As we drew closer, it got harder to get a good look from the angle of the passenger window. I leaned back, then winced—the scabbard over my back had shifted to just the wrong position. I squirmed until the Salzkammergutschwert was off the center of my torso.
“Wait a minute,” Heinz said incredulously. “Is that what I think it is?”
“I don’t know,” I said pleasantly. “What do you think it is, Heinz?”
“You … packing a sword?” Heinz said incredulously.
I glanced over at him. “Sort of, yeah.”
“What the hell for?”
“You’re packing,” I pointed out.
“Yeah, but a gun,” he said. “That’s useful in a fight—”
“Most of the people I get in fights with,” I said, “won’t be impressed by a peashooter.”
“Ah, very sensible,” said Warstein from the front seat.
“You pack an anti-fae weapon.”
“Sort of, yeah,” I leaned up again, watching through the window as the MIRU shot over the I-64 bridge and through the giant hovering ring. Mr. “Seen it already” Warstein turned away from it with a condescending tone that made Heinz roll his eyes and glance at me for relief.
“You see,” Warstein said, even as one of the greatest wonders of the Western World slid stainless and gleaming past the glass behind him, “if Frost deals with the fae, she must face the fact that many fae are bulletproof, but highly vulnerable to cold iron, or enchanted swords—”
“What the fuck?” Heinz said, looking at me. “You’re telling me that’s Glamdring?”
“Another hat tip,” I said, mouth quirking. “You, ah, can view it as a magic sword—”
“So,” Heinz said, incredulous, “that fucking thing glow when orcs come around?”
“Not that I know of,” I laughed. “Not that I’ve ever met an actual orc—”
“Most magic swords don’t do anything we’d call special,” Warstein said archly. “Like the legendary vorpal blade, their primary capability is that they’re sharp, and made of metal that hurts the fae. A very few, like the, uh, the Saltgammerswort, are specifically anti-fae—”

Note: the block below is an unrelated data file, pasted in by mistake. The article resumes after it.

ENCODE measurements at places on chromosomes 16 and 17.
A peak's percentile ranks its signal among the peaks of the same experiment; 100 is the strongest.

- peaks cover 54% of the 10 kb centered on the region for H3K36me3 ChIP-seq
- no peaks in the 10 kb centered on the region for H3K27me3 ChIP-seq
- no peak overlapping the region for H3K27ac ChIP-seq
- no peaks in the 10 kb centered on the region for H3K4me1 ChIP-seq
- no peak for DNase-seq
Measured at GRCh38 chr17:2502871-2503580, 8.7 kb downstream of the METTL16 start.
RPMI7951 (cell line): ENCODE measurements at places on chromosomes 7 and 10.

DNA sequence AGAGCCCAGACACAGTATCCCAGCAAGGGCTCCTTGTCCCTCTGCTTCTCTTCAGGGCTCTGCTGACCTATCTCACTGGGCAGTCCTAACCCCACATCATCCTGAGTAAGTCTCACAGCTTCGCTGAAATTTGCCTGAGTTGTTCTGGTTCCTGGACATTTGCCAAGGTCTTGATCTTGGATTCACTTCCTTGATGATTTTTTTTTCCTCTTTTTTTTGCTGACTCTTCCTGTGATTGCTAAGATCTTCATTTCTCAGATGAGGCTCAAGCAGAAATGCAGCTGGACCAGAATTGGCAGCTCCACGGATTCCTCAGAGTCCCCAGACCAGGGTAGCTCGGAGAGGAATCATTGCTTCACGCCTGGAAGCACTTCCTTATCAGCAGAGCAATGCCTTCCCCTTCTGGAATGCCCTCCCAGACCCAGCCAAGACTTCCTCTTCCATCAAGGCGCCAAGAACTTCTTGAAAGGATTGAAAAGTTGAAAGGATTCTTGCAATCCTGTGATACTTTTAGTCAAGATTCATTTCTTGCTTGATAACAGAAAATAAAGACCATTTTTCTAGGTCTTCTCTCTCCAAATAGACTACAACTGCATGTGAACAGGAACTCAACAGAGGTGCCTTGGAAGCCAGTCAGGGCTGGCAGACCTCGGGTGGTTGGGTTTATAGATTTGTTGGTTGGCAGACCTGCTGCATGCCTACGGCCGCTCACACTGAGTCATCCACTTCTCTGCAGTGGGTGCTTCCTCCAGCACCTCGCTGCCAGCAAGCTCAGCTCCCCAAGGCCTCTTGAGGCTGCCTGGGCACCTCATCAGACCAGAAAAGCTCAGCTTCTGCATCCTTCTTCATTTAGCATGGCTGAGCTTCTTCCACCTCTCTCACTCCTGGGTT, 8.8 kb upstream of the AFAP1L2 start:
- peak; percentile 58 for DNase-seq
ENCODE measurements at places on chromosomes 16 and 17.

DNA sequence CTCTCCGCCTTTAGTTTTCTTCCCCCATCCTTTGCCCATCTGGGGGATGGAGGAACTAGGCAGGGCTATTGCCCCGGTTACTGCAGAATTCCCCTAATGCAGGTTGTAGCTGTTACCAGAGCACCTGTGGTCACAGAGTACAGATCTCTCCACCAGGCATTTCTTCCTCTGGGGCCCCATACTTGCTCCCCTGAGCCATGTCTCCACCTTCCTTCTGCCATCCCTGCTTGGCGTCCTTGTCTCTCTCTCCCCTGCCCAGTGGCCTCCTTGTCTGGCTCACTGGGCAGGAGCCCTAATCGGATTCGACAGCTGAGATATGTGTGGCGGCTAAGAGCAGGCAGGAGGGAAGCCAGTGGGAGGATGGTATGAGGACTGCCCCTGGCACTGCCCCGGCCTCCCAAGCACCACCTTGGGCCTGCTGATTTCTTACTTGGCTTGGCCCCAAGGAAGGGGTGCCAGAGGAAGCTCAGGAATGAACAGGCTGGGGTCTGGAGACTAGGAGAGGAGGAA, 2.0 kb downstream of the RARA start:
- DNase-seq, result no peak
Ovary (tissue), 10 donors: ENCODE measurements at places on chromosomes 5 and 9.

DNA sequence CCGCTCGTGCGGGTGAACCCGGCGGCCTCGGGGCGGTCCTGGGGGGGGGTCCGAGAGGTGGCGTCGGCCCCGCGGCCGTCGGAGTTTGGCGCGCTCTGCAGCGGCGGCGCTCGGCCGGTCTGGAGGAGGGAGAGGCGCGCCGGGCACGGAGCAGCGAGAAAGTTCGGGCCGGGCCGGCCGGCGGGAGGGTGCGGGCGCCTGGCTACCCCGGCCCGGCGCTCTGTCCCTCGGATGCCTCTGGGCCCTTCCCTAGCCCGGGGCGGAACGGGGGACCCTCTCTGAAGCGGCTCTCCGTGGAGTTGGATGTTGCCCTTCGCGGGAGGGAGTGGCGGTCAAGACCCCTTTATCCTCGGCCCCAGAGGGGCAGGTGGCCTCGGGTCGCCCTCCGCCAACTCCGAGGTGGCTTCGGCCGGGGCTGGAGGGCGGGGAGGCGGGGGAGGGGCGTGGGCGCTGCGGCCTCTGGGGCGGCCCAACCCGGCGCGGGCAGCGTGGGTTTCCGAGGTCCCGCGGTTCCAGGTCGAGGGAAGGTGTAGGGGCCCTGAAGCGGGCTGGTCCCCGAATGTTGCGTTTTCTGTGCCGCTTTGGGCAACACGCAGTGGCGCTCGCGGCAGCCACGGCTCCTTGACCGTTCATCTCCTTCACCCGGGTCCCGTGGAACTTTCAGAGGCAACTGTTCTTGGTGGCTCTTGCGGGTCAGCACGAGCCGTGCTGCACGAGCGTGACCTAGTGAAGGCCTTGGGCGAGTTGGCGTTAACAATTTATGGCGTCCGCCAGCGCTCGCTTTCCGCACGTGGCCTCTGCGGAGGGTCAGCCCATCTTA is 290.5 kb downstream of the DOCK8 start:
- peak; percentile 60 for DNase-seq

“Salzkammergutschwert,” I corrected automatically.
“Gesundheit,” said Heinz.
“Excuse me?” Warstein asked.
“It’s called the Salzkammergutschwert,” I said. “It means the Salt Chamber Sword.”
“Which is where it was found,” Warstein said, “very good, very good. The Salz—ah—I can never pronounce it—the Salt Chamber Sword is one of the rarest of blades, a long, black sword of cold iron specifically forged to fight the faerie—”
“Not exactly,” I said. “Technically, it’s a magical radiator, not a sword, though you can use it as one because it’s nearly indestructible. The hilt wrappings are human work, but the blade itself is a faery artifact, repurposed—not a weapon, just something that happens to hurt them.”
Heinz looked at me strangely, then at the scabbard over my back.
“You’re wearing this Gesundheit thing now?”
I shrugged and smirked. “Sort of, yeah—”
“What are you talking about—oh my God,” Warstein said, excited and aghast. I reached up a long arm and popped the blade out of its scabbard briefly, and Warstein keened and wailed, more intense than a fanboy meeting Shatner. “Oh-my-God and aaaa! You’re wearing the literal Salt Chamber Sword? Oh my God. Oh my God! That’s a four million dollar blade—”
“Jesus,” Heinz said, tweaking his ear. “Shout it louder, why don’t—”
“I don’t need you advertising the value of my blade,” I said. “I really don’t.”